The route was just as freezing as I expected, and I did draw a few odd looks, what with my shirtlessness and all, but I managed to find my way to Stacy’s building quickly and thankfully uneventfully. Standing in the alley underneath the fire escape, I breathed heavily, almost surprised that I hadn’t been shot on the way there. A bit of a head rush followed, along with a feeling of nausea. Cussing to myself, I realized why: I needed the Formula-15. A breeze blew by as I reached into my jeans and pulled out the bottle Zane had given me. I grunted softly as I opened it and let fall out a single pill. It was pink and square shaped. Not even half the size of my thumbnail.

“Oh I bet you’re loving this,” I said to the pill. “You get to decide if I live or die. You insignificant little speck!” I stopped myself, realizing how silly I must have looked doing that. Frowning, I swallowed the pill and put the bottle away.

“Is she five stories up, or six?” I decided it was six and hopped up onto the fire escape. It was funny. I had made this trip countless times before, but something felt odd as I clambered up to the sixth floor. It came to me outside Stacy’s window: it had only taken me one try to reach the ladder leading up to the rest of the fire escape. On almost every other occasion, I had to try a few times before getting a good grip. Chalking it up to good luck, I nodded to myself for some reason (it’s a shitty method of self-affirmation, to be sure) and knocked on the window.  Immediately I heard a chair sliding around inside and after a few moments the curtain opened and I saw Stacy, white as a ghost. Her eyes, typically half-closed at me in a sly, sultry manner were now wide open in both fear and surprise. She opened her window.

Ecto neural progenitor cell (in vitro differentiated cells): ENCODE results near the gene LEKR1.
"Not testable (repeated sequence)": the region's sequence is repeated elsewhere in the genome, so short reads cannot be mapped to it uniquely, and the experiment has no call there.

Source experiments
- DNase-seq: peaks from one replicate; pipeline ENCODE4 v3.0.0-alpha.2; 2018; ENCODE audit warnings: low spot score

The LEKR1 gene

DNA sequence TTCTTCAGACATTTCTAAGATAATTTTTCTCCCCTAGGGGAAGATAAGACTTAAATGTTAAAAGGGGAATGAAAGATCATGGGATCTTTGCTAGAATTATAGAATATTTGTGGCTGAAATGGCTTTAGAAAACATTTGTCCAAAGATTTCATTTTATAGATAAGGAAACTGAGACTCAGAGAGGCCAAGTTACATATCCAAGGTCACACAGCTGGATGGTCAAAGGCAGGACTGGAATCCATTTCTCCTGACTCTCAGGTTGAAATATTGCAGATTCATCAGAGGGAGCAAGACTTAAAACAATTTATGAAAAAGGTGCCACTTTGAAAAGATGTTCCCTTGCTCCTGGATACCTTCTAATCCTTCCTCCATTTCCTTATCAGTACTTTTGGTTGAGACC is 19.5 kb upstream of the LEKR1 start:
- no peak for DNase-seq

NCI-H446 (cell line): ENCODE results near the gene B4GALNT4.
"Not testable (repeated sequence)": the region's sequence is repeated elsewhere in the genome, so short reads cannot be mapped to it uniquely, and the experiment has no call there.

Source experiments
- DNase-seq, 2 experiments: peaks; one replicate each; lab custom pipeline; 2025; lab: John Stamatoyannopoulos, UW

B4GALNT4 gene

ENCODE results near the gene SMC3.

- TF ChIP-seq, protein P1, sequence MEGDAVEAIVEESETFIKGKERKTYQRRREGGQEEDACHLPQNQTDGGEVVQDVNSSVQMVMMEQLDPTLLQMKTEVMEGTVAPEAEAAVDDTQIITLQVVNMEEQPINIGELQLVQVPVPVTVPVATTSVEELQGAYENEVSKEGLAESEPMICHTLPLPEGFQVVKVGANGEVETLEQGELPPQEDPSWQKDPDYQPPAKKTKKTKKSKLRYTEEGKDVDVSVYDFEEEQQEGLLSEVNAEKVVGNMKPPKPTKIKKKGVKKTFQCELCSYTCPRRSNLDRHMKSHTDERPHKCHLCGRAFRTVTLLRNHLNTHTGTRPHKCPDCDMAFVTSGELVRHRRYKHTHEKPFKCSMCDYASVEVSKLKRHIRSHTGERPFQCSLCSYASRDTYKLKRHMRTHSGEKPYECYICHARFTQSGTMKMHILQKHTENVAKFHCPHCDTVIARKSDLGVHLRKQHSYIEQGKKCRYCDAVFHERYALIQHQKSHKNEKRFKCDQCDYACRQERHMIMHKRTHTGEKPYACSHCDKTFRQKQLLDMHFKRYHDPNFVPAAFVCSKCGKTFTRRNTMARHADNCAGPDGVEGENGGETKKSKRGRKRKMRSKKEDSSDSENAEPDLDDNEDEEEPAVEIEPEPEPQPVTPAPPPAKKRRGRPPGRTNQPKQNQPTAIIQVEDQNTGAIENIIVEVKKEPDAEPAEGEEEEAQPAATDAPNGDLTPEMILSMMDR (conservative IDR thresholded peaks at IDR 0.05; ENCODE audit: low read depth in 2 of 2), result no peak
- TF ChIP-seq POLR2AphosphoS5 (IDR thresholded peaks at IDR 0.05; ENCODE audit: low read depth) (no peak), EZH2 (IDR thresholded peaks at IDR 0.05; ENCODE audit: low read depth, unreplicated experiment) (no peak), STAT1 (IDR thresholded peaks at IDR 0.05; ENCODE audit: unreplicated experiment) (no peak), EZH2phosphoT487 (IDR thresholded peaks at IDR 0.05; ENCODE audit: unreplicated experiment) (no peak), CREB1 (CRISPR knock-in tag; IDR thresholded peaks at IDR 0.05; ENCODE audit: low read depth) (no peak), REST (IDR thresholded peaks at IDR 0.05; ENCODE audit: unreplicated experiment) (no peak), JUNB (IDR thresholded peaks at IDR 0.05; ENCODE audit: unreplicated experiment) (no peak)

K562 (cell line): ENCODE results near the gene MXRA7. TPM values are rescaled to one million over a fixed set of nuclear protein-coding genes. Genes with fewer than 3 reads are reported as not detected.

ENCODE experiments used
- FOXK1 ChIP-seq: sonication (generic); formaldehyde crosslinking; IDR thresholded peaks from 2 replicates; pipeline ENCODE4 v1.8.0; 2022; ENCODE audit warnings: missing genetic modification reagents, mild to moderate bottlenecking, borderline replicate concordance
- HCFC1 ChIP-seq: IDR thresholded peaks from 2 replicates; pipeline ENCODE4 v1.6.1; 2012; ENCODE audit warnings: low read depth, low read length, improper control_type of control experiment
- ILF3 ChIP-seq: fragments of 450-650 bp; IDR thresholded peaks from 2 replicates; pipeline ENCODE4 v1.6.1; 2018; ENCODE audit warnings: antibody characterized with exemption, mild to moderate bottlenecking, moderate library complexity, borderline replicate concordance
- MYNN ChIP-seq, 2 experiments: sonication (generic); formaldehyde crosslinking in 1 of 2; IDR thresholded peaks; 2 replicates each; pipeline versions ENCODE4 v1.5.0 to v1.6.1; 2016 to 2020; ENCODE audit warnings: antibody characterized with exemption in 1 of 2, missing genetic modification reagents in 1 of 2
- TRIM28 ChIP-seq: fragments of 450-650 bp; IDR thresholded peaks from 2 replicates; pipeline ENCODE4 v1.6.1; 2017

“You need to go. Now.” I recoiled in shock.

“What? No! They’re after me. You must have seen them after Tyler-“ she interrupted me in a hushed, quick voice.

“They’d kill me if they knew I was talking to you. You’re an Alter. I can’t consort with you. It’s forbidden. Please, go.”

“They don’t need to know. Please, just let me stay the night. You don’t know what they were trying to do to me.” She hesitated for a moment, obviously ignorant to the fate that awaited me. Though scared witless that any slip up might mean that I spend the rest of my days in a cell, I exaggerated. “They want to experiment on me. I’ll die. Please, Stacy, I’ll die if you don’t let me in.” This wasn’t entirely untrue: there was no way I would let them take me alive. Frustrated, she groaned and motioned for me to come in. Without wasting another second, I crawled in through her window and sat down at the foot of her bed.